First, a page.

Session Y48: Focus Session: Statistical Physics of Active Systems Away From Detailed Balance: Swimmers and All That

8:00 AM–10:48 AM, Friday, March 2, 2012
Room: 161

Sponsoring Units: DPOLY DBIO
Chair: Daniel Needleman, Harvard University

Abstract ID: BAPS.2012.MAR.Y48.3

Abstract: Y48.00003 : Microfluidic one-way streets for algae

8:24 AM–8:36 AM

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  Jorn Dunkel
    (DAMTP, University of Cambridge)

  Vasily Kantsler
    (DAMTP, University of Cambridge)

  Marco Polin
    (DAMTP, University of Cambridge)

  Raymond E. Goldstein
    (DAMTP, University of Cambridge)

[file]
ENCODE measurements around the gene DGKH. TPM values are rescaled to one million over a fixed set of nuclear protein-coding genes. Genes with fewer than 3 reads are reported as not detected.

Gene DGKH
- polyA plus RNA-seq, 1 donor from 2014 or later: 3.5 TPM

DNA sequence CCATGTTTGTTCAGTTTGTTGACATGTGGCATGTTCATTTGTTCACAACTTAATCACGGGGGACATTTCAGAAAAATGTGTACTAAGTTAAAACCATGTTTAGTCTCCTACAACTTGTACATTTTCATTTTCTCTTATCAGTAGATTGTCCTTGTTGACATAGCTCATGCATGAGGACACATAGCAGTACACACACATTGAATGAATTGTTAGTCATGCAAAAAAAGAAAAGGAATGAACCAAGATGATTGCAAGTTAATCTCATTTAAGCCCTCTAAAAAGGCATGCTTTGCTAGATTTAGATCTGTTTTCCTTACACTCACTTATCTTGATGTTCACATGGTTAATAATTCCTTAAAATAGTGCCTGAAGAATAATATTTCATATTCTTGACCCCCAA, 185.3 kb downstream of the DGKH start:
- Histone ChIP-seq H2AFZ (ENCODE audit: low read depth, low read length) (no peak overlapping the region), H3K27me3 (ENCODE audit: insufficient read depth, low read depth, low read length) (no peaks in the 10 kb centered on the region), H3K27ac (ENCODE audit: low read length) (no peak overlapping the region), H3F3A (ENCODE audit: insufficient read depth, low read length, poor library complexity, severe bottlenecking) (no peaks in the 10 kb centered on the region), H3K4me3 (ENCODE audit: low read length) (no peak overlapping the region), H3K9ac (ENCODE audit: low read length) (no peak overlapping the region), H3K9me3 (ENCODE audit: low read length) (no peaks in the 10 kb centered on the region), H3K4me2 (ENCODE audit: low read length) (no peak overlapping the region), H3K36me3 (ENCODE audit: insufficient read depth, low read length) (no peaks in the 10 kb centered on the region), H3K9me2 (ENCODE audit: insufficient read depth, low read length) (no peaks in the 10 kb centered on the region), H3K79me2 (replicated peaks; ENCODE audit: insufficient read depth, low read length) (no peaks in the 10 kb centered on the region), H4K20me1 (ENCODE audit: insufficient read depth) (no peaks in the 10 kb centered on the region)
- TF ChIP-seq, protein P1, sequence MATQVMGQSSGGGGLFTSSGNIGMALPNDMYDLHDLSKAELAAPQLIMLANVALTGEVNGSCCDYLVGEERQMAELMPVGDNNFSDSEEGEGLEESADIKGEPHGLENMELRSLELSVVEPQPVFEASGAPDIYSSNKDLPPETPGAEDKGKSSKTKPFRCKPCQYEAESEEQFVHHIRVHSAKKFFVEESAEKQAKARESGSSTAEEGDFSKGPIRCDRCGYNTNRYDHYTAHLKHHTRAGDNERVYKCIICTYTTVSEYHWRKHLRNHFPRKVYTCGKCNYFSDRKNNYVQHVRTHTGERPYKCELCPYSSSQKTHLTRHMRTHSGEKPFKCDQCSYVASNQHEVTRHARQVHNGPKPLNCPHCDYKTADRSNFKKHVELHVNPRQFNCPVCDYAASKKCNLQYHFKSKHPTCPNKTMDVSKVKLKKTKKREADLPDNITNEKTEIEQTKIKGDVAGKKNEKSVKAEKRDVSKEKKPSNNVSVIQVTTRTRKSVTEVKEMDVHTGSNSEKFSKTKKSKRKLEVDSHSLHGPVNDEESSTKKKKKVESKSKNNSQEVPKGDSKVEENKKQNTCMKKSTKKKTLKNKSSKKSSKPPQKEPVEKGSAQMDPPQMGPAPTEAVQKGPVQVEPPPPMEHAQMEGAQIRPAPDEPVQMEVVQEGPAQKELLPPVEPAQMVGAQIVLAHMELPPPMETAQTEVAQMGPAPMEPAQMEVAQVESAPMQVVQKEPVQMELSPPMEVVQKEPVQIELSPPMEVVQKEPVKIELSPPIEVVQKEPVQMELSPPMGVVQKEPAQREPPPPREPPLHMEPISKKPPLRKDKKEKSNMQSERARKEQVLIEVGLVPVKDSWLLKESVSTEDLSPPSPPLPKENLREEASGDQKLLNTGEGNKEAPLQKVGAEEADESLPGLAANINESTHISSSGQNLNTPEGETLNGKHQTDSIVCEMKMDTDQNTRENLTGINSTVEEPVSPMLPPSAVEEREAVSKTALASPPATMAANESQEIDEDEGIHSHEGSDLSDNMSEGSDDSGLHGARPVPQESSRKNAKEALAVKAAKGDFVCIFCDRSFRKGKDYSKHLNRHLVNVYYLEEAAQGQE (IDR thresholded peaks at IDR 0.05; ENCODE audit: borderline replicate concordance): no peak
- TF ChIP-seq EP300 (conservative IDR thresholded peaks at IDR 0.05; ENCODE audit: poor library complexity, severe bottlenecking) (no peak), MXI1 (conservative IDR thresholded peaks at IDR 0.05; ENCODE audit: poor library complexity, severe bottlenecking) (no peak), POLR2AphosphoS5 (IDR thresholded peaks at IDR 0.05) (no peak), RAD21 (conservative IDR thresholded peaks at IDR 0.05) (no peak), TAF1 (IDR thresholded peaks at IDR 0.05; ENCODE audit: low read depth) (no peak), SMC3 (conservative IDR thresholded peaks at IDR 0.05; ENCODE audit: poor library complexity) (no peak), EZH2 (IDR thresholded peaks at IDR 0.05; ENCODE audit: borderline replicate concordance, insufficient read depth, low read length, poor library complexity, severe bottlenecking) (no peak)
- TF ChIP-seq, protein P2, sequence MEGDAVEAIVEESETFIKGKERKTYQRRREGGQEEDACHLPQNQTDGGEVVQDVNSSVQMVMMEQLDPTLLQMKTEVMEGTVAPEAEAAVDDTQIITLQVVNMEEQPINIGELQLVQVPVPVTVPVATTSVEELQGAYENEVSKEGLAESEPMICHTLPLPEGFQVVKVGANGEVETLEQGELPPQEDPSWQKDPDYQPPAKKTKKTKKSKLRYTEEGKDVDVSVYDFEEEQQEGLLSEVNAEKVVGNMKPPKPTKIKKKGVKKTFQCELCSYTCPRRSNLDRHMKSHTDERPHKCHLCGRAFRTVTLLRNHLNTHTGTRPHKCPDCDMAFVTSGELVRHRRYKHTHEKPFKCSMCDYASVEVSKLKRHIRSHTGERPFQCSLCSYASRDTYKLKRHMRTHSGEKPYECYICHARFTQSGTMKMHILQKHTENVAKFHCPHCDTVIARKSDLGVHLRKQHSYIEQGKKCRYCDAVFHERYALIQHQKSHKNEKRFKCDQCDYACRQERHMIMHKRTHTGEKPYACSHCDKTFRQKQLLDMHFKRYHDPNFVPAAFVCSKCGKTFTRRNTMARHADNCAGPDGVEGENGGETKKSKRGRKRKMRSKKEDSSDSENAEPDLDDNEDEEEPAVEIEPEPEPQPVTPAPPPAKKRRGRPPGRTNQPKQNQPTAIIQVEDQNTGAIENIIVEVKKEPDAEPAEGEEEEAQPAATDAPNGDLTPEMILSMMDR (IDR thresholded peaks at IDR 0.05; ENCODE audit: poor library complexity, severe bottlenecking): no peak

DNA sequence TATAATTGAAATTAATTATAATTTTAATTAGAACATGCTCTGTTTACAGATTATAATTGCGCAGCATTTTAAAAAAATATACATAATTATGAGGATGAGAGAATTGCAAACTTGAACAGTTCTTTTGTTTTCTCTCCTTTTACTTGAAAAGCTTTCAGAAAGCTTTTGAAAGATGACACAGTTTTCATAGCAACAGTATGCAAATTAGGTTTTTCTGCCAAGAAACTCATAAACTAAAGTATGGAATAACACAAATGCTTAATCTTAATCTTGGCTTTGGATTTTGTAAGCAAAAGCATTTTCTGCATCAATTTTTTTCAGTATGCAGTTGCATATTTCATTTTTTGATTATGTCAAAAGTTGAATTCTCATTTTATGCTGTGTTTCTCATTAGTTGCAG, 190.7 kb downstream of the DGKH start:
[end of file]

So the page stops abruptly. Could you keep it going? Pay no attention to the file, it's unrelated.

Controlling locomotion and transport of microorganisms is a key challenge in the development of future biotechnological applications. Here, we demonstrate the use of optimized microfluidic ratchets to rectify the mean swimming direction in suspensions of the unicellular green alga Chlamydomonas reinhardtii, which is a promising candidate for the photosynthetic production of hydrogen. To assess the potential of microfluidic barriers for the manipulation of algal swimming, we studied first the scattering of individual C. reinhardtii from solid boundaries. High-speed imaging reveals the surprising result that these quasi-spherical ``puller''-type microswimmers primarily interact with surfaces via direct flagellar contact, whereas hydrodynamic effects play a subordinate role. A minimal theoretical model, based on run-and-turn motion and the experimentally measured surface-scattering law, predicts the existence of optimal wedge-shaped ratchets that maximize rectification of initially uniform suspensions. We confirm this prediction in experimental measurements with different geometries. Since the mechano-elastic properties of eukaryotic flagella are conserved across many genera, we expect that our results and methods are applicable to a broad class of biflagellate microorganisms.

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